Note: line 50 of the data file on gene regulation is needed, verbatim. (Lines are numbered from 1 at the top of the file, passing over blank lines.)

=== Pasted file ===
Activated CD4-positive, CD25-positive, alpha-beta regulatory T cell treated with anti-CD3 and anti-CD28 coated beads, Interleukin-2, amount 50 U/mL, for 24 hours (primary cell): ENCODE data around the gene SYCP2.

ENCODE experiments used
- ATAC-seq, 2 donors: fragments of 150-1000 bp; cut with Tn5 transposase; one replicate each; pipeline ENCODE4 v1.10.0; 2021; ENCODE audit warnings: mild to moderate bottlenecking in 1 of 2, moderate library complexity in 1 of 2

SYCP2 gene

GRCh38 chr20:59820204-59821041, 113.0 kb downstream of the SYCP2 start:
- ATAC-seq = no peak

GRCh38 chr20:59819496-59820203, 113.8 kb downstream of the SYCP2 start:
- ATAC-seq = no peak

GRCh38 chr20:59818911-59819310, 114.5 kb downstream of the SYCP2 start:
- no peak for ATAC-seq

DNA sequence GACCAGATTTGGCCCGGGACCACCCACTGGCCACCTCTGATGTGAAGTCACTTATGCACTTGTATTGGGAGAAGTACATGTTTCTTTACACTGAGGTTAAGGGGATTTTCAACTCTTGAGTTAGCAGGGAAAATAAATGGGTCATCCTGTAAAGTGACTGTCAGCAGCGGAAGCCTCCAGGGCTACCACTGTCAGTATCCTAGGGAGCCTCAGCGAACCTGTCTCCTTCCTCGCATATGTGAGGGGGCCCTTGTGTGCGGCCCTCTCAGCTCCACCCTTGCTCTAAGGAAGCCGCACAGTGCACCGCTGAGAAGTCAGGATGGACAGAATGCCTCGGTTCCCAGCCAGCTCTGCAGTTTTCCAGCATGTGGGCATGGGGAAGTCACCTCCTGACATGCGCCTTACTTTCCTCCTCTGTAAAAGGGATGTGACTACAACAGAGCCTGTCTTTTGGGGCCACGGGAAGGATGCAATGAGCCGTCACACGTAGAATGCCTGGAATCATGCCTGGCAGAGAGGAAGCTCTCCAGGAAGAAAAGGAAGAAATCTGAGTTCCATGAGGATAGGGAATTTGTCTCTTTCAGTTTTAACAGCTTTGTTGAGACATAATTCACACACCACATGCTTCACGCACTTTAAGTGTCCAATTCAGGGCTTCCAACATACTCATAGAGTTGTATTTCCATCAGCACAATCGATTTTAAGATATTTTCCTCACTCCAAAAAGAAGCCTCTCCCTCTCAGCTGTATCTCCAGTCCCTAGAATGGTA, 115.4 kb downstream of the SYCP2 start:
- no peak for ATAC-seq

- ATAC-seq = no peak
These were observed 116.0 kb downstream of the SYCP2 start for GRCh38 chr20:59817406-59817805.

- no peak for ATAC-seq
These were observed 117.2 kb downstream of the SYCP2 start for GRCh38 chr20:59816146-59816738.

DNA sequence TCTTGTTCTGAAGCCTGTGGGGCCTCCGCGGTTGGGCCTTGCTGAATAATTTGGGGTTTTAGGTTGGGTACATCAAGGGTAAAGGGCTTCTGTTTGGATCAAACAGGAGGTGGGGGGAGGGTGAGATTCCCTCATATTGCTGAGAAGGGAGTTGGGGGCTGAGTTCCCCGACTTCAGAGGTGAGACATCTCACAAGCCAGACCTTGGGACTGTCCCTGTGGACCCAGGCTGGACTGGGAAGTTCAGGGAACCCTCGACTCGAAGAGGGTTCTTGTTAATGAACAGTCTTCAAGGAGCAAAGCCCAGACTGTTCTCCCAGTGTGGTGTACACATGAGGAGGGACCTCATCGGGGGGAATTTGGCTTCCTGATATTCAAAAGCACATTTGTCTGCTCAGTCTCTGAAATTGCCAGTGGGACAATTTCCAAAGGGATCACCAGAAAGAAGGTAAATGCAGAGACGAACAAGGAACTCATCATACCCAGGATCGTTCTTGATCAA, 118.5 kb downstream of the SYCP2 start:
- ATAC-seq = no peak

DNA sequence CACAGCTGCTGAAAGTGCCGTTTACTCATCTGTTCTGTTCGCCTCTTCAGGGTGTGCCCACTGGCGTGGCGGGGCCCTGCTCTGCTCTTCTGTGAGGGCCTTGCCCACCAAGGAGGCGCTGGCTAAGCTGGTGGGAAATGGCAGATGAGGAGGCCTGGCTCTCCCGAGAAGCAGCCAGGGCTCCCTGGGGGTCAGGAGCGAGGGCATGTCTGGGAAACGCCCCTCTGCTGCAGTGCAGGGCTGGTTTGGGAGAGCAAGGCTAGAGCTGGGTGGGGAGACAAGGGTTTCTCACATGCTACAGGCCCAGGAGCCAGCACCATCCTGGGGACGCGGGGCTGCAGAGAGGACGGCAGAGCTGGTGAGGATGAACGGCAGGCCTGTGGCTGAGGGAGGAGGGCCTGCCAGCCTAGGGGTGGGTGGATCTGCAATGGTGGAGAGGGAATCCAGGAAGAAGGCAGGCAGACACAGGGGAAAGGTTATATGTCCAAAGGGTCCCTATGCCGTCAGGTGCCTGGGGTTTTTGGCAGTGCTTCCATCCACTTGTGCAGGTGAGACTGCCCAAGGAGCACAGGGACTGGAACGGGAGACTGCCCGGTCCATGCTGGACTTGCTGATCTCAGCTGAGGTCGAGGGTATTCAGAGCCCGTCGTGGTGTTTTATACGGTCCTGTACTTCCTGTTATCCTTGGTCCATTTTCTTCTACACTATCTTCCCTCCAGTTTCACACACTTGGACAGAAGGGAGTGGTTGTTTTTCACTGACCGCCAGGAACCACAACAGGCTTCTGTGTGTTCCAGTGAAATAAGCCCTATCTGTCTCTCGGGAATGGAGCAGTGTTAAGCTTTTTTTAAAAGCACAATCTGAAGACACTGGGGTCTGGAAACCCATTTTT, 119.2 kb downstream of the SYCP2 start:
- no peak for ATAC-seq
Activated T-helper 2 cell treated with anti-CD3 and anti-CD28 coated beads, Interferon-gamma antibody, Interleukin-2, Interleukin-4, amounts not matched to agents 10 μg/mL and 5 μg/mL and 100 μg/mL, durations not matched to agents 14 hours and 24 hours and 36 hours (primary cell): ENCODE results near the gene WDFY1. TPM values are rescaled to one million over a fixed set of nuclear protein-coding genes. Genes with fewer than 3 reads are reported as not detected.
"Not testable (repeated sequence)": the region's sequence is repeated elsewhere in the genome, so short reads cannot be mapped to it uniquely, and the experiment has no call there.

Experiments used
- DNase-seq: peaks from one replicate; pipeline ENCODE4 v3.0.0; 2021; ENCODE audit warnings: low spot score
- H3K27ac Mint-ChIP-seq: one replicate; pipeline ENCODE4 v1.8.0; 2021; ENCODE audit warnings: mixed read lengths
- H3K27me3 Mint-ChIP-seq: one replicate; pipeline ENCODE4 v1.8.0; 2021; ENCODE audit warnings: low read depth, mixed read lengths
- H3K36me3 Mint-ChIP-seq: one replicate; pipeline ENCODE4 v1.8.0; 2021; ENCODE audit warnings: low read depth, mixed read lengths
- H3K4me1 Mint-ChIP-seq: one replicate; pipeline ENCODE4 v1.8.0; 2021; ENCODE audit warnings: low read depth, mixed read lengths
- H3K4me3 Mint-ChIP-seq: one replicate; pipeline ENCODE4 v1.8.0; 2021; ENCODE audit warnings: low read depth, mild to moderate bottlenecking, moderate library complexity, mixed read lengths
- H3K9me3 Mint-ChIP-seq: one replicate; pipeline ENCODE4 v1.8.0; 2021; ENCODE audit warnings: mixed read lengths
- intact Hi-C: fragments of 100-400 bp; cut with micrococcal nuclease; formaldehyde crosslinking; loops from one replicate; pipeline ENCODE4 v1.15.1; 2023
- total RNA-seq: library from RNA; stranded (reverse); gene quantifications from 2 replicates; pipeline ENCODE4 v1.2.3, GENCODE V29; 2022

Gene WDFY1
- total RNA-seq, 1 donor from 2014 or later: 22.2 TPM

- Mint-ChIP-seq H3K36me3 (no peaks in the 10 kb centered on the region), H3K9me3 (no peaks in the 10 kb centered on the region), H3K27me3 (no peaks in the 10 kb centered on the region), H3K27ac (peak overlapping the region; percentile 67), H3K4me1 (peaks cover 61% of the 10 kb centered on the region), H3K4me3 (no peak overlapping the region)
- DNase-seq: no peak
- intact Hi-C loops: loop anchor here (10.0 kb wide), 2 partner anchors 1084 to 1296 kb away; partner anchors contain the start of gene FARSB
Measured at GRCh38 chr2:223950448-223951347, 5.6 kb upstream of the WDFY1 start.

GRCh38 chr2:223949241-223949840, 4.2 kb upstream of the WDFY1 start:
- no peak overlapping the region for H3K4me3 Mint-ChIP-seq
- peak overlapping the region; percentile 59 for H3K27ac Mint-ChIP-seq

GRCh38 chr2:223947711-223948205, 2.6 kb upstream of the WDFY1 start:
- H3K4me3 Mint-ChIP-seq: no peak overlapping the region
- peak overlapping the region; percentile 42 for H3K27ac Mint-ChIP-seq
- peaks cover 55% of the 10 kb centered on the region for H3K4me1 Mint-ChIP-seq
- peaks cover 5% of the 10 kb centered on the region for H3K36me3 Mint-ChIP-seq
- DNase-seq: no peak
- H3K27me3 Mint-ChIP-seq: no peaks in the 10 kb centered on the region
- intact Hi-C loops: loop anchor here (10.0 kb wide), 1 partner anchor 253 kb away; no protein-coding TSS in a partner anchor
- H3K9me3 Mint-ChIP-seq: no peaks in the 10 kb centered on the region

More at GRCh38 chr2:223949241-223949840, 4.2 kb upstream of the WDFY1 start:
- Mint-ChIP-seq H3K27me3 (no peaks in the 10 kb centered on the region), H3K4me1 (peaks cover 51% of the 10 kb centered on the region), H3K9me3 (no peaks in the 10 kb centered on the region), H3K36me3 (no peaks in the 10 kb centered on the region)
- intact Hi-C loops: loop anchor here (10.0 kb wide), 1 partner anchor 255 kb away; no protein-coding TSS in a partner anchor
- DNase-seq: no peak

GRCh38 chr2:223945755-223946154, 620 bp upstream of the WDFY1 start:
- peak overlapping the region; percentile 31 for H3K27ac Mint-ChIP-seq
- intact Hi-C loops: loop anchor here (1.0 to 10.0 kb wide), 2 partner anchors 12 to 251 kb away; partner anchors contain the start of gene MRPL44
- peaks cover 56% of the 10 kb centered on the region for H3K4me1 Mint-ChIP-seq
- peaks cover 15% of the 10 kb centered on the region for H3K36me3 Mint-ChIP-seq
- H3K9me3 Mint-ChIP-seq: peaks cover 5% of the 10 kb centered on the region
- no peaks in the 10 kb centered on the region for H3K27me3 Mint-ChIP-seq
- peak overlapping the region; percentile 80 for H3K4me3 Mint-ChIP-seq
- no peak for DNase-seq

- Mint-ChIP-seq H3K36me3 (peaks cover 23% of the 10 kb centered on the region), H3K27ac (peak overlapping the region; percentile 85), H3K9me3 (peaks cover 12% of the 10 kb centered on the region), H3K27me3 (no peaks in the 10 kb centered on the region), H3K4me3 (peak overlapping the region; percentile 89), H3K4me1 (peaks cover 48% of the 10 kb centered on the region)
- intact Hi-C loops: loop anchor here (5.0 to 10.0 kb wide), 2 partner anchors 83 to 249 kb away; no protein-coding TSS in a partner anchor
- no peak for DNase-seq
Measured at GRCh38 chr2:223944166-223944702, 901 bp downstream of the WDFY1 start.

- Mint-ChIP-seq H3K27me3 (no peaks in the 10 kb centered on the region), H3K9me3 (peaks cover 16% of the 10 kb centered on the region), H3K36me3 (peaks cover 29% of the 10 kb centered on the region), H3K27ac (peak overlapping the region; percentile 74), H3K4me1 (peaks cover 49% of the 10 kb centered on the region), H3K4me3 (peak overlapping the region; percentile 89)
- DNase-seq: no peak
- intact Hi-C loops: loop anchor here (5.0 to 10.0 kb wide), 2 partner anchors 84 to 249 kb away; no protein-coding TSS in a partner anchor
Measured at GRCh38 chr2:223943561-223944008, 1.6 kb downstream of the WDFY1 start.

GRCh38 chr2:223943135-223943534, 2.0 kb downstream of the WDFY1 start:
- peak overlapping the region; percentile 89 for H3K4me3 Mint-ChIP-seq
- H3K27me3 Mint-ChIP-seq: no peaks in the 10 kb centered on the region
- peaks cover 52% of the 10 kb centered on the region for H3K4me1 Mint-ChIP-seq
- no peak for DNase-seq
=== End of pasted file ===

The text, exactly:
- H3K9me3 Mint-ChIP-seq: no peaks in the 10 kb centered on the region